Germany's Richard Ringer earned a dramatic European men's marathon win in Munich ©Getty Images

Germany’s Richard Ringer earned the European men’s marathon title in dramatic fashion here as a final sprint saw him overtake the leader, Israel's Maru Teferi, in the final 20 metres to the huge acclaim of fans packing the grandstands.

Teferi, who arrived in Israel from Ethiopia in 2006, dedicated his medal to "all the families of the victims" of the attack on Israeli athletes during the Munich 1972 Olympics.

His result, and the bronze medal earned by team-mate Gashau Ayale, helped Israel win team gold on the opening day of athletics at the European Championships Munich 2022.

"It was an excellent team effort of the team Israel," Teferi said.

"We are very pleased with it especially because these championships mark the 50th anniversary of the tragic events that took place here in Munich in 1972.

"I would like to dedicate this medal to all the families of the victims, and to send my love to everyone.

"As soon as we realised that these championships were going to take place here in Munich, we felt it in the heart, an inner strength to [do] the best we can to honour those families.

"I did not really see the German athlete catching up, I only realised it when he was so close to the finish line, but overall, I came second and I am very happy with this medal."

Ringer, 32, had moved ahead of the five-man leading group after 39 of the 42.195 kilometres, but by 40km it seemed his effort was over and he appeared to be hanging on doggedly to bronze as his team-mate Amanal Petros contested the lead with Teferi.

Nienke Brinkman of The Netherlands took women's marathon bronze ahead of Germany's Miriam Dattke after both were timed at 2:28.52 ©Getty Images
Nienke Brinkman of The Netherlands took women's marathon bronze ahead of Germany's Miriam Dattke after both were timed at 2:28.52 ©Getty Images

In the closing kilometre Ringer found the energy to overtake Petros, who eventually finished fourth, but the Israeli athlete, running easily, seemed beyond range.

Not so - as Ringer closed down and then passed his rival metres from the line, eliciting a huge roar from the spectators in the grandstands and lining the course.

His winning time was 2 hours 10min 21sec, with Teferi clocking 2:10.23 and Ayale earning bronze in 2:10.29.

The women’s race, which had begun in overcast conditions, also finished in dramatic circumstances as Poland’s Aleksandra Lisovska, her face contorted with effort, won an attritional contest to take the first title of the 2022 European Athletics Championships in 2:28.36.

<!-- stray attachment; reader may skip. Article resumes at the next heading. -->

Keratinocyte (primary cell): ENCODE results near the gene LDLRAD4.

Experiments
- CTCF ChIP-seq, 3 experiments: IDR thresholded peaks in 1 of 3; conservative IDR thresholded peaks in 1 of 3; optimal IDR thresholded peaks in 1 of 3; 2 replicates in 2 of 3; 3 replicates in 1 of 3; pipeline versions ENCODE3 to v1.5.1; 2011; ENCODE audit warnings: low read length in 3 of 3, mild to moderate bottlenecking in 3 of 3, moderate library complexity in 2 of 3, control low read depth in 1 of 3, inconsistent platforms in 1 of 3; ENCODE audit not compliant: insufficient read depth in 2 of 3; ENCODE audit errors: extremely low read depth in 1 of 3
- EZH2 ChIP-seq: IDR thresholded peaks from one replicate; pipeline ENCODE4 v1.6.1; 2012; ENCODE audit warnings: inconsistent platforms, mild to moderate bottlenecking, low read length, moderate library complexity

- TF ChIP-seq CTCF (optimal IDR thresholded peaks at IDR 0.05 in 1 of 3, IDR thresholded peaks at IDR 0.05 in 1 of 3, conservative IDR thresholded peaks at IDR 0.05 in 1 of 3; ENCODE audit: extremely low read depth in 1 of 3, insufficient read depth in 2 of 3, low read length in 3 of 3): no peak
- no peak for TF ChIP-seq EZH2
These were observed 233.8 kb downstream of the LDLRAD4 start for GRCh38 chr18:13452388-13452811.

Having been 11 seconds clear at 41km, the Pole eventually had a winning margin of just six seconds as Croatia’s fast-finishing Matea Parlov Koštro emerged from a wringing struggle between three chasing athletes to claim silver in 2:28.42.

Had the course been a kilometre longer, it seemed she might have had gold. 

Although the Polish winner begged to differ.

The bronze went, just, to Nienke Brinkman of The Netherlands from Germany’s Miriam Dattke, with both being given the same time of 2:28.52 after an extended and agonising struggle over the final kilometre.

A couple of minutes before she also finished like a 5,000 metres runner it looked as if Parlov Koštro would be the one to miss out on medals in the women’s race as she lagged behind the other two athletes chasing the Polish leader and began looking behind her.

But from somewhere she found new energy, and the battle for bronze continued all the way down Ludwigstraße with Brinkman - a former hockey player who only took up serious running during the pandemic - just doing enough to make the podium ahead of Dattke.

While a medal may just have eluded the German runner, her placing, and that of colleagues, ensured that gold was secured in the team event with a total time of 7:28.48, with Spain taking silver in 7:39.25 and Poland bronze in 7:40.54.

"Before the race, I did not believe this could happen and still cannot believe it right now that I am the European champion - even though I was fully prepared for this, and I knew I was considered one of the medal favourites, especially after breaking the Polish record last year," said Lisowska.

"Even in the last 100m, when I turned around and saw the Croatian athlete was coming closer, I was not worried. 

"I knew I had it under control. 

"Actually, I was waiting for that moment so I could give it one final kick."